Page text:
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The appearance of LGBT+ characters and themes are far from new concepts within digital media: with the first openly gay characters appearing on television as far back as the 1970’s. However, it is clear that the ways in which the LGBT+ community is portrayed is still far from perfect.
The progression of gay relationships on television have been notoriously delayed by both show-runners and television networks. Many on-screen gay relationships show diluted intimacy to allow writers to focus on the ‘allowable’ aspects of gay relationships, with the first same sex kiss between women on public television not being until 1991. This was 20 years after gay characters first appeared onscreen. For many years gay characters and storylines were minimal, if present at all, within both film and television. Hardly any shows focused on bigger issues within the LGBT+ community, such as gender identity, establishing relationships or active social prejudice. Instead, they focused on how other characters coped with finding out that people they knew were members of the gay community.
However, in recent years, the implementation of the LGBT+ community within both society and media has allowed these themes to reach a new, younger demographic. The increasing normalisation of LGBT+ themes has allowed writers to add gay representation into many children’s shows. Shows such as: Cartoon Network’s ‘Steven Universe’ and ‘Adventure Time’, as well as Disney’s ‘Andi Mack’, have become notable frontrunners of this change within children’s media. All of which feature LGBT+ characters in their main casts.
Created by Rebecca Sugar, ‘Steven Universe’ is a show which, both implicitly and explicitly, relays a number of LGBT+ themes to its viewers. Many of the show’s characters choose not to adhere to gender stereotyping, and most recently within the series the show presented audiences with a wedding between two of its female characters. Even the show’s main character is used by Sugar to present gay themes. While identifying as male, the titular character, Steven, is initially referred by a number of characters as female. When asked about the importance behind such inclusivity within children’s shows, Sugar stated:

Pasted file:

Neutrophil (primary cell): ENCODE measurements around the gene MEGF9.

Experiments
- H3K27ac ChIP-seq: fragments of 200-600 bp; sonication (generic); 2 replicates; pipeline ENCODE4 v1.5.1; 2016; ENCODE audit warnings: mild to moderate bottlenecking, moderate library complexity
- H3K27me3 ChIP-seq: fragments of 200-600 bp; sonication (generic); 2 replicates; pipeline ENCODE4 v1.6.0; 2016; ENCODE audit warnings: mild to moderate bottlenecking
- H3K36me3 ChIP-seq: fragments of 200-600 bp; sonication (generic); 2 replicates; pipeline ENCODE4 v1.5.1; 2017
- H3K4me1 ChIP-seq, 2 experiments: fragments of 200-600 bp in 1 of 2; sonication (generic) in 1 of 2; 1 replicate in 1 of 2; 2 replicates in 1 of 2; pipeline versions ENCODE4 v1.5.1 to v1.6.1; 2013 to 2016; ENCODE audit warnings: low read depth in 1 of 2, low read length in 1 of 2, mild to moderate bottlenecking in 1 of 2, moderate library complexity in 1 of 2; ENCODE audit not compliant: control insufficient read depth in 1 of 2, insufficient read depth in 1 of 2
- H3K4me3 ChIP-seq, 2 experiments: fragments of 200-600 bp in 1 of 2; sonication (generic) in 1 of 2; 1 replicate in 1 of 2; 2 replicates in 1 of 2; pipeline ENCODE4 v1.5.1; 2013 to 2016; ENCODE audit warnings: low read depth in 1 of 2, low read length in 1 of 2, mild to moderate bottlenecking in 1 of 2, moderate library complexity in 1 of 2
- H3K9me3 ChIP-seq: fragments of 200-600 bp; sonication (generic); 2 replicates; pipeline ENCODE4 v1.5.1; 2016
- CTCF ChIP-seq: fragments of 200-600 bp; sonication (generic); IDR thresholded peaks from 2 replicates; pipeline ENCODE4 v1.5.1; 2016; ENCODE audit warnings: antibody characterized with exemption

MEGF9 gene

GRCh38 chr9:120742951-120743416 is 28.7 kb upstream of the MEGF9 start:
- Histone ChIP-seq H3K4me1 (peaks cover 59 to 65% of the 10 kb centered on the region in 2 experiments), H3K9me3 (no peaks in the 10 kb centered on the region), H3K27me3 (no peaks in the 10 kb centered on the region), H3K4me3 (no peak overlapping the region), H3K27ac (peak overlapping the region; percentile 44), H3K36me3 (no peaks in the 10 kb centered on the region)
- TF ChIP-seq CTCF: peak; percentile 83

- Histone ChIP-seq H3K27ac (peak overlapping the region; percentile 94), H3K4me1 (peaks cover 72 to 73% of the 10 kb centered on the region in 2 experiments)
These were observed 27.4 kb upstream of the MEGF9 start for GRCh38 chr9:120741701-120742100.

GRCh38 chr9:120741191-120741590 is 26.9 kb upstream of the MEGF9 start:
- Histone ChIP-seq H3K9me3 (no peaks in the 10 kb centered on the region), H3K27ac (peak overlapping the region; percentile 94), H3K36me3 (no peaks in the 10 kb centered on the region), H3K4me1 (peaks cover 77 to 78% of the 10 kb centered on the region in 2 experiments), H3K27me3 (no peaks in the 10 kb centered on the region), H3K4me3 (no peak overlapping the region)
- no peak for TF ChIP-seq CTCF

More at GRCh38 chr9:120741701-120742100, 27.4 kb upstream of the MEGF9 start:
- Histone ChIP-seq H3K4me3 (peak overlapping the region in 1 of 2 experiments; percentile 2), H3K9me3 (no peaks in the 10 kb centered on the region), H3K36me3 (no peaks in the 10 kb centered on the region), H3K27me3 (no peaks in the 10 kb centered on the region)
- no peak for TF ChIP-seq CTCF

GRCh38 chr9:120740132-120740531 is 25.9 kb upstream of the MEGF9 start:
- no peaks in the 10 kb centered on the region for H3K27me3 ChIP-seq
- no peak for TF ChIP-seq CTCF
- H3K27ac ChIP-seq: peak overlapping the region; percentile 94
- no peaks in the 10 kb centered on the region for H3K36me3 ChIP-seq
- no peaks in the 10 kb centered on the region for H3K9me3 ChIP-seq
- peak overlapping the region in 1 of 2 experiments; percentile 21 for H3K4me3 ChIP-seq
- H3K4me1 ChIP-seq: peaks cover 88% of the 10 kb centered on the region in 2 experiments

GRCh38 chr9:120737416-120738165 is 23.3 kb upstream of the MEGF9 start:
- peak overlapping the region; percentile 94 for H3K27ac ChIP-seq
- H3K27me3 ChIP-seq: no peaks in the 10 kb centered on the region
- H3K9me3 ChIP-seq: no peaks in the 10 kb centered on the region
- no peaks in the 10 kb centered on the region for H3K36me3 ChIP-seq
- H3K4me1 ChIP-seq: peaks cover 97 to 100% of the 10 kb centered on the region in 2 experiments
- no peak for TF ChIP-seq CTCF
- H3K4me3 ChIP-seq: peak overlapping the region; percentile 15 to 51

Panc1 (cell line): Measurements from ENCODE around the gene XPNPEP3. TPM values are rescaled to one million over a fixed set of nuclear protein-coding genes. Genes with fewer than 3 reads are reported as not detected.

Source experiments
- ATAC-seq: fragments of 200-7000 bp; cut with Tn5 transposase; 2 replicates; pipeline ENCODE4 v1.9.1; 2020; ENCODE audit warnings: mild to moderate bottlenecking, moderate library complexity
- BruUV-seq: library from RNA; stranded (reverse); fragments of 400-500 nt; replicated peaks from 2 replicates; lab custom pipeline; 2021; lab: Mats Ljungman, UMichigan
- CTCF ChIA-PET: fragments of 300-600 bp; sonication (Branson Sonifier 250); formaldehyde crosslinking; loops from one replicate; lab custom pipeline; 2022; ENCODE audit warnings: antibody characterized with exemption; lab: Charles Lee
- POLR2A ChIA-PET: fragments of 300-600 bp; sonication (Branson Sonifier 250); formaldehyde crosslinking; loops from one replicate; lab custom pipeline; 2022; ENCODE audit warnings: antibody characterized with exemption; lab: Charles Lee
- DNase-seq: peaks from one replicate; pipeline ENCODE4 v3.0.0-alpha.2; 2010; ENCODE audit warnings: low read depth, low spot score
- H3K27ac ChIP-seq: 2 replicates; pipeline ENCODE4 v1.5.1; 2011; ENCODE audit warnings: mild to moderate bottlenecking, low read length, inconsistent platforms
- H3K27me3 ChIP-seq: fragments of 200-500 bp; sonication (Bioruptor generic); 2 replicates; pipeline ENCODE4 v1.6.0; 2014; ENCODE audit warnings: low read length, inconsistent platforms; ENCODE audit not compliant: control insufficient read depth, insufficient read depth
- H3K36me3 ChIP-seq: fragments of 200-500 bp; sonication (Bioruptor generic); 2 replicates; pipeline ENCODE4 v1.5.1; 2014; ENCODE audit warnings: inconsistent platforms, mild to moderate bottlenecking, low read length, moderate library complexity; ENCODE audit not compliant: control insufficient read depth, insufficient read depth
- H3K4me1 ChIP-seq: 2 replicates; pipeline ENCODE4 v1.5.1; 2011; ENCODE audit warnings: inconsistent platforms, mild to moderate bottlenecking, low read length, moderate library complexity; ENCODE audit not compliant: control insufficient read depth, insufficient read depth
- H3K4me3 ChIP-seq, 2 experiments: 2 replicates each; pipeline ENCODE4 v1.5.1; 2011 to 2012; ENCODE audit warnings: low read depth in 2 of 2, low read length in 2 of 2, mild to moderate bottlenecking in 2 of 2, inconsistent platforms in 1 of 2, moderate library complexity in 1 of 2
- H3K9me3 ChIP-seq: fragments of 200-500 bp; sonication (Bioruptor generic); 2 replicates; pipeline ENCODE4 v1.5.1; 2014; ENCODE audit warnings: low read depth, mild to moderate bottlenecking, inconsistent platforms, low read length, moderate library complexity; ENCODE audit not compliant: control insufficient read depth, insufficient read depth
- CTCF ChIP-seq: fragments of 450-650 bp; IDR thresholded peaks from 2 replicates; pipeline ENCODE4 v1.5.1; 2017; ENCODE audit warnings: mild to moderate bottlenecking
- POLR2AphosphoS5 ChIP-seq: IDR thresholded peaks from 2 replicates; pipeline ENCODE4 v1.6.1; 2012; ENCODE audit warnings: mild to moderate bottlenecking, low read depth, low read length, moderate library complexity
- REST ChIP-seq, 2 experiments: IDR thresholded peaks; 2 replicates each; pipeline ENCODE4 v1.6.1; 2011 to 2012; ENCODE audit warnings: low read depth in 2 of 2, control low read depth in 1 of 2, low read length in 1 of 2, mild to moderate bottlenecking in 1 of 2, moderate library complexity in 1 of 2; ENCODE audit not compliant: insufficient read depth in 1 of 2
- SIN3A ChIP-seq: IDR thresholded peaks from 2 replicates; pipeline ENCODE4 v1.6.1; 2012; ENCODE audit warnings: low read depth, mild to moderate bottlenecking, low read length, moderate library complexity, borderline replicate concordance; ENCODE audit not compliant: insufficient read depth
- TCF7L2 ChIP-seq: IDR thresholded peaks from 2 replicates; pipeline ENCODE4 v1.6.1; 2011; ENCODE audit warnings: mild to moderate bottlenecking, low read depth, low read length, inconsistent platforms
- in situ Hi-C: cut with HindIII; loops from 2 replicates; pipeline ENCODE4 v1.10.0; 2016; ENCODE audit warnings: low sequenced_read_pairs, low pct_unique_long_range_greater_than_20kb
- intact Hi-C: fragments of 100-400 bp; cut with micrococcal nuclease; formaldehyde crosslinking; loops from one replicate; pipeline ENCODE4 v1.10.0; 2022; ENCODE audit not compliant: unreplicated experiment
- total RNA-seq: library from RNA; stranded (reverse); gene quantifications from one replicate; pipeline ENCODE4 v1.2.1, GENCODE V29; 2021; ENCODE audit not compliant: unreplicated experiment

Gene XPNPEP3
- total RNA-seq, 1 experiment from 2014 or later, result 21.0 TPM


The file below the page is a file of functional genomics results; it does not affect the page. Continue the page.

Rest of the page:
‘We need to let children know that they belong in this world…When you don’t show any children stories about LGBTQIA characters and then they grow up, they’re not going to tell their own stories because they’re going to think that they’re inappropriate and they’re going to have a very good reason to think that because they’ve been told that through their entire childhood. You have to tell them while they’re still children that they deserve love and that they deserve support and that people will be excited to hear their story.’
Rebecca Sugar, quoted by Nick Romano.
Sugar’s suggestion that children need representation for relatable themes, especially for those struggling with LGBT+ issues, rings true in our current sociological climate, with reports from 2017 revealing that in the UK, 1 in 50 people found themselves identifying as a member of the LGBT+ community. While in the U.S 11% of the population identified as LGBT+, with that percentage increasing each year as varying amounts of the population begin to relate and identify with LGBT+ themes.
These new themes are refreshing examples of how society is changing to become more inclusive and accepting of all experiences, not just those shared by the majority. By implementing these themes into various forms of media: games, films, books, magazines, TV shows etc, many writers are allowing younger demographics a chance to experience or relate to the new themes being presented to them.